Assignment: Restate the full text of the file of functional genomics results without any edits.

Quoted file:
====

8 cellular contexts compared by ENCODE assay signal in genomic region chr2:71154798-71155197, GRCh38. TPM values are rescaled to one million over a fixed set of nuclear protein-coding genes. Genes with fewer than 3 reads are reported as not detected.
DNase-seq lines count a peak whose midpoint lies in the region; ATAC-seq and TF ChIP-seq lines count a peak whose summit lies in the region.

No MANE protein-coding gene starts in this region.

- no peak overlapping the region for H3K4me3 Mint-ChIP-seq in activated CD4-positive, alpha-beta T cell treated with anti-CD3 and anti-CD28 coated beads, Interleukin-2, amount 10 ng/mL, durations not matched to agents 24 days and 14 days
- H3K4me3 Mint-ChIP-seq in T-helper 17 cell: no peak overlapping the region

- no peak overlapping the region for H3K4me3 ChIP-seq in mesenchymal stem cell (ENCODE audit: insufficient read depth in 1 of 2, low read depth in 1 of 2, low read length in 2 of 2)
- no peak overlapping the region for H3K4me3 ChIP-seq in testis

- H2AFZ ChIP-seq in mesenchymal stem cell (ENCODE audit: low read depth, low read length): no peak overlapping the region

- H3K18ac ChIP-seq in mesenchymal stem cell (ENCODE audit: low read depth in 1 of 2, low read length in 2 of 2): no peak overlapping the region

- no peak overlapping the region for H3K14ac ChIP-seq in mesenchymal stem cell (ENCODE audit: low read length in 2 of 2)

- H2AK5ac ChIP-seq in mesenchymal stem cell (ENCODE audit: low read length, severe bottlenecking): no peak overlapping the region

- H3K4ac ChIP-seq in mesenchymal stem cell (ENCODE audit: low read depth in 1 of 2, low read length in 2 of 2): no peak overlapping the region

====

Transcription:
8 cellular contexts compared by ENCODE assay signal in genomic region chr2:71154798-71155197, GRCh38. TPM values are rescaled to one million over a fixed set of nuclear protein-coding genes. Genes with fewer than 3 reads are reported as not detected.
DNase-seq lines count a peak whose midpoint lies in the region; ATAC-seq and TF ChIP-seq lines count a peak whose summit lies in the region.

No MANE protein-coding gene starts in this region.

- no peak overlapping the region for H3K4me3 Mint-ChIP-seq in activated CD4-positive, alpha-beta T cell treated with anti-CD3 and anti-CD28 coated beads, Interleukin-2, amount 10 ng/mL, durations not matched to agents 24 days and 14 days
- H3K4me3 Mint-ChIP-seq in T-helper 17 cell: no peak overlapping the region

- no peak overlapping the region for H3K4me3 ChIP-seq in mesenchymal stem cell (ENCODE audit: insufficient read depth in 1 of 2, low read depth in 1 of 2, low read length in 2 of 2)
- no peak overlapping the region for H3K4me3 ChIP-seq in testis

- H2AFZ ChIP-seq in mesenchymal stem cell (ENCODE audit: low read depth, low read length): no peak overlapping the region

- H3K18ac ChIP-seq in mesenchymal stem cell (ENCODE audit: low read depth in 1 of 2, low read length in 2 of 2): no peak overlapping the region

- no peak overlapping the region for H3K14ac ChIP-seq in mesenchymal stem cell (ENCODE audit: low read length in 2 of 2)

- H2AK5ac ChIP-seq in mesenchymal stem cell (ENCODE audit: low read length, severe bottlenecking): no peak overlapping the region

- H3K4ac ChIP-seq in mesenchymal stem cell (ENCODE audit: low read depth in 1 of 2, low read length in 2 of 2): no peak overlapping the region